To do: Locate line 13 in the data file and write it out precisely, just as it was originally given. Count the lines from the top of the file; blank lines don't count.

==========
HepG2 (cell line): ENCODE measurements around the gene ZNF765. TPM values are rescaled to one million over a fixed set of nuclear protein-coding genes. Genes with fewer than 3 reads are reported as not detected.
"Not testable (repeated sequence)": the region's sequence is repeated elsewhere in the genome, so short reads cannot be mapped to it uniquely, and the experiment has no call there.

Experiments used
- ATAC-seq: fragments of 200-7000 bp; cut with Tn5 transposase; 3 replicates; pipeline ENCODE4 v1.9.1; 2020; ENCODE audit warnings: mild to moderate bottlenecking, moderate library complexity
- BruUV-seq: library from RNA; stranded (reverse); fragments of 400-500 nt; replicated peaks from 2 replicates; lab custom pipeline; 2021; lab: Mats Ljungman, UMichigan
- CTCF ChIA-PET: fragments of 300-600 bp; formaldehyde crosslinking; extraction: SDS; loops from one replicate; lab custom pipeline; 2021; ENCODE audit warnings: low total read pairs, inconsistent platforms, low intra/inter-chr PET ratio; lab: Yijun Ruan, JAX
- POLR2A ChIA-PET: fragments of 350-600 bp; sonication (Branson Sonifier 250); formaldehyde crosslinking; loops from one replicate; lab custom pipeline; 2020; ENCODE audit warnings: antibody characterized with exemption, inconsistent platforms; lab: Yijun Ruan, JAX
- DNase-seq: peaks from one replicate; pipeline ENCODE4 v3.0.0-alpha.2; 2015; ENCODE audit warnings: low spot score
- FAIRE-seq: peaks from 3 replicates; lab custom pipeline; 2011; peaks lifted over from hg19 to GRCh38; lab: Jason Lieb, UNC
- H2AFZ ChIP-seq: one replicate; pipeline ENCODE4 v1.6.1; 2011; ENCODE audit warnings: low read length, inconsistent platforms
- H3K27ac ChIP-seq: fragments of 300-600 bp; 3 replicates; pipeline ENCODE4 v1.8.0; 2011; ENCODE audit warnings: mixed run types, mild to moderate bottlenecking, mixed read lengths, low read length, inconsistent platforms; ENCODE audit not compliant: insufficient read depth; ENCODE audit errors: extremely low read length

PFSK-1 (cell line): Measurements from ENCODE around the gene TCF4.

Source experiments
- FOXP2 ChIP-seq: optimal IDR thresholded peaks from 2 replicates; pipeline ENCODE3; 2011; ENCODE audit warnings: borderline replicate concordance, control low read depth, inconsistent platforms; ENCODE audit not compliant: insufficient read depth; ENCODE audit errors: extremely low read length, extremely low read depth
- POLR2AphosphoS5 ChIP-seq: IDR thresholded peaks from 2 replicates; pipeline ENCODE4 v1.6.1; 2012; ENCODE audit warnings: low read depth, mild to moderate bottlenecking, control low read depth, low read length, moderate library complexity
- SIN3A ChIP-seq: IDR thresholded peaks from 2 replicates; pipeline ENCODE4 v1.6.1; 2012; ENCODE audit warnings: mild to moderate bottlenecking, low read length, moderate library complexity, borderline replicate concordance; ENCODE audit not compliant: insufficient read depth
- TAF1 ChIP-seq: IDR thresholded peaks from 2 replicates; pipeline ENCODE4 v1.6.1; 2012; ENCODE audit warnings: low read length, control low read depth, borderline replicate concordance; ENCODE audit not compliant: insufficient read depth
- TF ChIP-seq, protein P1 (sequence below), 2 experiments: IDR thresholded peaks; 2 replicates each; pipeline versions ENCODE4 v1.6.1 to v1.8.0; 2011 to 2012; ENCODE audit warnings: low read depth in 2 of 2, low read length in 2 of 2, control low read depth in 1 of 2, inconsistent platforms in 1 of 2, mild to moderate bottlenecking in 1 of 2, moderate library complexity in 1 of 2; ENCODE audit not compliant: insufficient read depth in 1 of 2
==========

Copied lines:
Source experiments